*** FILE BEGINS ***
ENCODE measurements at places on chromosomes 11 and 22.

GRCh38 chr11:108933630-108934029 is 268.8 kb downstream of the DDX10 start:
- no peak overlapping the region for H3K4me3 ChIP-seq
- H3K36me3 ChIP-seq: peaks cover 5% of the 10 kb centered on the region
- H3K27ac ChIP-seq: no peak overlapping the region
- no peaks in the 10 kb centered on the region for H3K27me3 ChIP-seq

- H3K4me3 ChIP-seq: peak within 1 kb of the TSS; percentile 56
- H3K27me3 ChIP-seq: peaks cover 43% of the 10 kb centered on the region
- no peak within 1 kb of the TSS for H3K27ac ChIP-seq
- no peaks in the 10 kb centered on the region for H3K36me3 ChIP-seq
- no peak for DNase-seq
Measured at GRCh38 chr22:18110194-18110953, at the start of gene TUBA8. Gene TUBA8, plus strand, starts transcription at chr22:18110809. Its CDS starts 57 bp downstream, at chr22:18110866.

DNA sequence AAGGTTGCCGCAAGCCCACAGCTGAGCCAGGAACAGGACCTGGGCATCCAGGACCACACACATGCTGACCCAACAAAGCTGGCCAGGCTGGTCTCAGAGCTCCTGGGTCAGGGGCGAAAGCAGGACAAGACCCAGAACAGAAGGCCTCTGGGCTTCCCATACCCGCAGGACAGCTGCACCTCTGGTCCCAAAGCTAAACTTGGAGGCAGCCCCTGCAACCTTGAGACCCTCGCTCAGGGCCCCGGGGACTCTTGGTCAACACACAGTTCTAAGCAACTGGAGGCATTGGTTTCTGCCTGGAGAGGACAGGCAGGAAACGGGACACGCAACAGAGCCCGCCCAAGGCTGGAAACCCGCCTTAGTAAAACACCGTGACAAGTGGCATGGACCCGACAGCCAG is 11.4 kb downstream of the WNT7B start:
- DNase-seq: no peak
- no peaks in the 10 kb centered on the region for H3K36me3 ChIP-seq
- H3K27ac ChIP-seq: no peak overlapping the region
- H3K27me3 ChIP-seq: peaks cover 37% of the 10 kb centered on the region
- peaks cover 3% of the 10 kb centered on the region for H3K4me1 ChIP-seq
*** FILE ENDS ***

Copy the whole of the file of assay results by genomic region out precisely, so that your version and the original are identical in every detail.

ENCODE measurements at places on chromosomes 11 and 22.

GRCh38 chr11:108933630-108934029 is 268.8 kb downstream of the DDX10 start:
- no peak overlapping the region for H3K4me3 ChIP-seq
- H3K36me3 ChIP-seq: peaks cover 5% of the 10 kb centered on the region
- H3K27ac ChIP-seq: no peak overlapping the region
- no peaks in the 10 kb centered on the region for H3K27me3 ChIP-seq

- H3K4me3 ChIP-seq: peak within 1 kb of the TSS; percentile 56
- H3K27me3 ChIP-seq: peaks cover 43% of the 10 kb centered on the region
- no peak within 1 kb of the TSS for H3K27ac ChIP-seq
- no peaks in the 10 kb centered on the region for H3K36me3 ChIP-seq
- no peak for DNase-seq
Measured at GRCh38 chr22:18110194-18110953, at the start of gene TUBA8. Gene TUBA8, plus strand, starts transcription at chr22:18110809. Its CDS starts 57 bp downstream, at chr22:18110866.

DNA sequence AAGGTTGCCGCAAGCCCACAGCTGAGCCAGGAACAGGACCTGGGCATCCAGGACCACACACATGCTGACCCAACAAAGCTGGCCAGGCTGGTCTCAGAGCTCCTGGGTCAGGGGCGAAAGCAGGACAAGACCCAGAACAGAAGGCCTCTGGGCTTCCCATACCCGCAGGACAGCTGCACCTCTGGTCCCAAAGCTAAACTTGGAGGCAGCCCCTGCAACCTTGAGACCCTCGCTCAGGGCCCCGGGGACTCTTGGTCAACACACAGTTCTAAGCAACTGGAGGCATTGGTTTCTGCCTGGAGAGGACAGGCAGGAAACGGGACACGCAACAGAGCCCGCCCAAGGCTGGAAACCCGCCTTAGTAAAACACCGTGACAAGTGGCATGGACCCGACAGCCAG is 11.4 kb downstream of the WNT7B start:
- DNase-seq: no peak
- no peaks in the 10 kb centered on the region for H3K36me3 ChIP-seq
- H3K27ac ChIP-seq: no peak overlapping the region
- H3K27me3 ChIP-seq: peaks cover 37% of the 10 kb centered on the region
- peaks cover 3% of the 10 kb centered on the region for H3K4me1 ChIP-seq